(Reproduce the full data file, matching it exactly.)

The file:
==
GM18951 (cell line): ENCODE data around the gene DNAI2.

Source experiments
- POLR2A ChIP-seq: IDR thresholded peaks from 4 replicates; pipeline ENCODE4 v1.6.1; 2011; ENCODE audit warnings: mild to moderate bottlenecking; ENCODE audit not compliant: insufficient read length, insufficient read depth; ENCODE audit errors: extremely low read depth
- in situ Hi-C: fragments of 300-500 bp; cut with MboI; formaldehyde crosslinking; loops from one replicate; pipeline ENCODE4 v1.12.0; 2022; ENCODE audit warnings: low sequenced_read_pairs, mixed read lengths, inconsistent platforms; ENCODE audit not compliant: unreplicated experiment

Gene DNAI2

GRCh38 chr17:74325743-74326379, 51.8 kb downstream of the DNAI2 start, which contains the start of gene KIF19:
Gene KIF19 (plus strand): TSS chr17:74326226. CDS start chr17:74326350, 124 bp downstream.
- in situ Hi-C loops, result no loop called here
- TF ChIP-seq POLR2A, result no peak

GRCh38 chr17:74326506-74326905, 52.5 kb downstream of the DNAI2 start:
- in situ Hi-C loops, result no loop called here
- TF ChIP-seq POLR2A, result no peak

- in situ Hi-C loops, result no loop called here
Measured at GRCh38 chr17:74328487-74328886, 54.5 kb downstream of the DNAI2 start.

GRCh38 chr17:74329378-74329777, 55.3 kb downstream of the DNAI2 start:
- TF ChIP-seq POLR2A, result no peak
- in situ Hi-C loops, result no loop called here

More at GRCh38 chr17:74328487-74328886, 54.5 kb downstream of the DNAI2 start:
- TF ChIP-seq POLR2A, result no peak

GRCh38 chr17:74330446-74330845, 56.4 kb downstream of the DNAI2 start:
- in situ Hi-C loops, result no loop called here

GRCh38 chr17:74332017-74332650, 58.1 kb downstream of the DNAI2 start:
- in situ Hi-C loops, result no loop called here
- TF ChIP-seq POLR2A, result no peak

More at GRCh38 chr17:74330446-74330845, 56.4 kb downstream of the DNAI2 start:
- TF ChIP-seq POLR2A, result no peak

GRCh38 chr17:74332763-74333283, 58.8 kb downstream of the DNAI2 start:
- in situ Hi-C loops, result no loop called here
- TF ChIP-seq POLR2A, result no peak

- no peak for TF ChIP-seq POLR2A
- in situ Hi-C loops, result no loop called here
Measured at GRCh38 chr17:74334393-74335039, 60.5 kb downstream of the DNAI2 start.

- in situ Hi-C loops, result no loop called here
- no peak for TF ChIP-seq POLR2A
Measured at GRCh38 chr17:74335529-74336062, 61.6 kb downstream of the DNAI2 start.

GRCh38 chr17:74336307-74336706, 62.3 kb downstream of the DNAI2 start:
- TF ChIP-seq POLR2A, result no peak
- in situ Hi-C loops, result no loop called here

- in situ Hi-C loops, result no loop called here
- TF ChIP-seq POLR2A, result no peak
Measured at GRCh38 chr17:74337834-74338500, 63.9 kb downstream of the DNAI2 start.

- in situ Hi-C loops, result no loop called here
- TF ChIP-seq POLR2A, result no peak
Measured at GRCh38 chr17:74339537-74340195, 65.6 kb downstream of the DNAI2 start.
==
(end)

GM18951 (cell line): ENCODE data around the gene DNAI2.

Source experiments
- POLR2A ChIP-seq: IDR thresholded peaks from 4 replicates; pipeline ENCODE4 v1.6.1; 2011; ENCODE audit warnings: mild to moderate bottlenecking; ENCODE audit not compliant: insufficient read length, insufficient read depth; ENCODE audit errors: extremely low read depth
- in situ Hi-C: fragments of 300-500 bp; cut with MboI; formaldehyde crosslinking; loops from one replicate; pipeline ENCODE4 v1.12.0; 2022; ENCODE audit warnings: low sequenced_read_pairs, mixed read lengths, inconsistent platforms; ENCODE audit not compliant: unreplicated experiment

Gene DNAI2

GRCh38 chr17:74325743-74326379, 51.8 kb downstream of the DNAI2 start, which contains the start of gene KIF19:
Gene KIF19 (plus strand): TSS chr17:74326226. CDS start chr17:74326350, 124 bp downstream.
- in situ Hi-C loops, result no loop called here
- TF ChIP-seq POLR2A, result no peak

GRCh38 chr17:74326506-74326905, 52.5 kb downstream of the DNAI2 start:
- in situ Hi-C loops, result no loop called here
- TF ChIP-seq POLR2A, result no peak

- in situ Hi-C loops, result no loop called here
Measured at GRCh38 chr17:74328487-74328886, 54.5 kb downstream of the DNAI2 start.

GRCh38 chr17:74329378-74329777, 55.3 kb downstream of the DNAI2 start:
- TF ChIP-seq POLR2A, result no peak
- in situ Hi-C loops, result no loop called here

More at GRCh38 chr17:74328487-74328886, 54.5 kb downstream of the DNAI2 start:
- TF ChIP-seq POLR2A, result no peak

GRCh38 chr17:74330446-74330845, 56.4 kb downstream of the DNAI2 start:
- in situ Hi-C loops, result no loop called here

GRCh38 chr17:74332017-74332650, 58.1 kb downstream of the DNAI2 start:
- in situ Hi-C loops, result no loop called here
- TF ChIP-seq POLR2A, result no peak

More at GRCh38 chr17:74330446-74330845, 56.4 kb downstream of the DNAI2 start:
- TF ChIP-seq POLR2A, result no peak

GRCh38 chr17:74332763-74333283, 58.8 kb downstream of the DNAI2 start:
- in situ Hi-C loops, result no loop called here
- TF ChIP-seq POLR2A, result no peak

- no peak for TF ChIP-seq POLR2A
- in situ Hi-C loops, result no loop called here
Measured at GRCh38 chr17:74334393-74335039, 60.5 kb downstream of the DNAI2 start.

- in situ Hi-C loops, result no loop called here
- no peak for TF ChIP-seq POLR2A
Measured at GRCh38 chr17:74335529-74336062, 61.6 kb downstream of the DNAI2 start.

GRCh38 chr17:74336307-74336706, 62.3 kb downstream of the DNAI2 start:
- TF ChIP-seq POLR2A, result no peak
- in situ Hi-C loops, result no loop called here

- in situ Hi-C loops, result no loop called here
- TF ChIP-seq POLR2A, result no peak
Measured at GRCh38 chr17:74337834-74338500, 63.9 kb downstream of the DNAI2 start.

- in situ Hi-C loops, result no loop called here
- TF ChIP-seq POLR2A, result no peak
Measured at GRCh38 chr17:74339537-74340195, 65.6 kb downstream of the DNAI2 start.